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Michael Harré [3]Michael S. Harré [1]
  1. Michael Harre (2013). The Neural Circuitry of Expertise: Perceptual Learning and Social Cognition. Frontiers in Human Neuroscience 7:852.
    Amongst the most significant questions we are confronted with today include the integration of the brain's micro-circuitry, our ability to build the complex social networks that underpin society and how our society impacts on our ecological environment. In trying to unravel these issues one place to begin is at the level of the individual: to consider how we accumulate information about our environment, how this information leads to decisions and how our individual decisions in turn create our social environment. While (...)
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  2. Michael S. Harré (2013). From Amateur to Professional: A Neuro-Cognitive Model of Categories and Expert Development. [REVIEW] Minds and Machines 23 (4):443-472.
    The ability to group perceptual objects into functionally relevant categories is vital to our comprehension of the world. Such categorisation aids in how we search for objects in familiar scenes and how we identify an object and its likely uses despite never having seen that specific object before. The systems that mediate this process are only now coming to be understood through considerable research efforts combining neurological, psychological and behavioural studies. What is much less well understood are the differences between (...)
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  3. Michael Harré & Allan Snyder (2012). Intuitive Expertise and Perceptual Templates. Minds and Machines 22 (3):167-182.
    We provide the first demonstration of an artificial neural network encoding the perceptual templates that form an important component of the high level strategic understanding developed by experts. Experts have a highly refined sense of knowing where to look, what information is important and what information to ignore. The conclusions these experts reach are of a higher quality and typically made in a shorter amount of time than those of non-experts. Understanding the manifestation of such abilities in terms of both (...)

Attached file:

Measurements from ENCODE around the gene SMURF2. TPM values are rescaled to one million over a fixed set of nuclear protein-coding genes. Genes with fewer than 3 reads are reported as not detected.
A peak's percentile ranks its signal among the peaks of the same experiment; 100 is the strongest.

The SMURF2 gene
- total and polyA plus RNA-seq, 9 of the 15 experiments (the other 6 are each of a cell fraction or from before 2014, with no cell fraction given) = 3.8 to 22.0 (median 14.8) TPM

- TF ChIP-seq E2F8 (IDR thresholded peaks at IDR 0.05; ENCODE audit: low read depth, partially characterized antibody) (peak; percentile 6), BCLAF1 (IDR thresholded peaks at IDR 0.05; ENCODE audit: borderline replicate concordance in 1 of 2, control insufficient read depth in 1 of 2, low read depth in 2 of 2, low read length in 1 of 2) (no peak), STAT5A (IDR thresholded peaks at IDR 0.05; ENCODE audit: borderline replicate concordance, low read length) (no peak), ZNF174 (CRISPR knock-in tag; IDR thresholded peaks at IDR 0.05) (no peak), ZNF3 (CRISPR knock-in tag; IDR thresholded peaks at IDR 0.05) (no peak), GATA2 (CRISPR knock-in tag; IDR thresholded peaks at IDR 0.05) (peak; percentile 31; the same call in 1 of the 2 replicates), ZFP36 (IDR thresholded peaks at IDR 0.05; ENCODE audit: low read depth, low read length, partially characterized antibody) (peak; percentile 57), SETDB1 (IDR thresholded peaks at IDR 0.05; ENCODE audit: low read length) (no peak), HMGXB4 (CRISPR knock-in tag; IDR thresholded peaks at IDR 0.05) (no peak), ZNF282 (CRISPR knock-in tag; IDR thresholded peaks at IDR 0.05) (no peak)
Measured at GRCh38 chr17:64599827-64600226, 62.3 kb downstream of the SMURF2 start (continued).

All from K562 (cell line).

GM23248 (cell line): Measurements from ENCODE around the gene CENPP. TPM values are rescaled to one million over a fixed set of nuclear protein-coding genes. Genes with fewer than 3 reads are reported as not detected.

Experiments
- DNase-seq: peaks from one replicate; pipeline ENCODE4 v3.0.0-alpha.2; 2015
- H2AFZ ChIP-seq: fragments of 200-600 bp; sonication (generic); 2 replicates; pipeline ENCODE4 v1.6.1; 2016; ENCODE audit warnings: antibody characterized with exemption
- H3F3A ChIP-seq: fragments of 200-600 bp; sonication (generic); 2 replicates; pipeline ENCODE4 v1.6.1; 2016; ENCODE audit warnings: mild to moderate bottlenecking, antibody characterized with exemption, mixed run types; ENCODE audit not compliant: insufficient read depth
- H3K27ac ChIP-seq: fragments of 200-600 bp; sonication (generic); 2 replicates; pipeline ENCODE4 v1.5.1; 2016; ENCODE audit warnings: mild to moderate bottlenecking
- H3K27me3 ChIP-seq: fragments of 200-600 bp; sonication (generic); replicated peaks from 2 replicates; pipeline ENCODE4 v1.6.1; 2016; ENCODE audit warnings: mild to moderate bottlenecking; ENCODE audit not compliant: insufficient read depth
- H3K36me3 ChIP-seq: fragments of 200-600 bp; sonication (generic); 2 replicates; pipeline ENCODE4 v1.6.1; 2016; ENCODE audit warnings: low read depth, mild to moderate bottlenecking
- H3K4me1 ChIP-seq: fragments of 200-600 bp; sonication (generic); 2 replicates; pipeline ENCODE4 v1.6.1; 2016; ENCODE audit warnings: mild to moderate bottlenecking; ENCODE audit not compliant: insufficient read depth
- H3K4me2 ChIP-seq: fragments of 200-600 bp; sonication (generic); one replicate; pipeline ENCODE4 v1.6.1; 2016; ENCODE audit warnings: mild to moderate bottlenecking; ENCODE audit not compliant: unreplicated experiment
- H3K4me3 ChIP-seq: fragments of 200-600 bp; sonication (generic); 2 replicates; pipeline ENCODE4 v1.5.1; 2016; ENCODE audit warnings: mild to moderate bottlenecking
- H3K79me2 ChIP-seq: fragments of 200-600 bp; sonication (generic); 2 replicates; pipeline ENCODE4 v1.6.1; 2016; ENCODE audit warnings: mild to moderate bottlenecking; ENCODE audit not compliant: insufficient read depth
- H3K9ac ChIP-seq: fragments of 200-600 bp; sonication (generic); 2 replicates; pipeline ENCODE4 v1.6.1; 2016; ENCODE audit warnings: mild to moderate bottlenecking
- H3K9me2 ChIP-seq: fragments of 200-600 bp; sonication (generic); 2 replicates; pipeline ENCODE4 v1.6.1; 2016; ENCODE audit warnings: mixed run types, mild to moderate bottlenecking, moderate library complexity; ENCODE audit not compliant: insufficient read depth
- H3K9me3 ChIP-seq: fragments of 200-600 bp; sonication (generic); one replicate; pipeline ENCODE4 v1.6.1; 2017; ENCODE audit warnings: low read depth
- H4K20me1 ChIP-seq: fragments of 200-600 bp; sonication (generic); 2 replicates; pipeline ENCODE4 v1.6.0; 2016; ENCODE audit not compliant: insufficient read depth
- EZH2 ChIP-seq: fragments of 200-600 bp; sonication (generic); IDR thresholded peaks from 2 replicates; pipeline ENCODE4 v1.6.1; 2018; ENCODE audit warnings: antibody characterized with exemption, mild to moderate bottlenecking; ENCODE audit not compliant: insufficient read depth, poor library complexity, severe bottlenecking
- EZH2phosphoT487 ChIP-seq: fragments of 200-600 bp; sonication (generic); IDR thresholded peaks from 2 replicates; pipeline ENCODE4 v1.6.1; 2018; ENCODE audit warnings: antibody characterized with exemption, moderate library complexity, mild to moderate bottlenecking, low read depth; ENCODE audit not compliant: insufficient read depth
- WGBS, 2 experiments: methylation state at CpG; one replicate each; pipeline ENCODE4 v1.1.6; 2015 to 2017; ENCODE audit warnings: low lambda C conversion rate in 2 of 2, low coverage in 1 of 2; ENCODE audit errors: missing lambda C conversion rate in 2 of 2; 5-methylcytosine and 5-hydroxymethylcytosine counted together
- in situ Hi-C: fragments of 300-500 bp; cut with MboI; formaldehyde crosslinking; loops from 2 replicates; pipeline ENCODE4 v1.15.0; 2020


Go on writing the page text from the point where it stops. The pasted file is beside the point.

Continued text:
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  4. Michael Harré, Terry Bossomaier & Allan Snyder (2011). The Development of Human Expertise in a Complex Environment. Minds and Machines 21 (3):449-464.
    We introduce an innovative technique that quantifies human expertise development in such a way that humans and artificial systems can be directly compared. Using this technique we are able to highlight certain fundamental difficulties associated with the learning of a complex task that humans are still exceptionally better at than their computer counterparts. We demonstrate that expertise goes through significant developmental transitions that have previously been predicted but never explicated. The first signals the onset of a steady increase in global (...)
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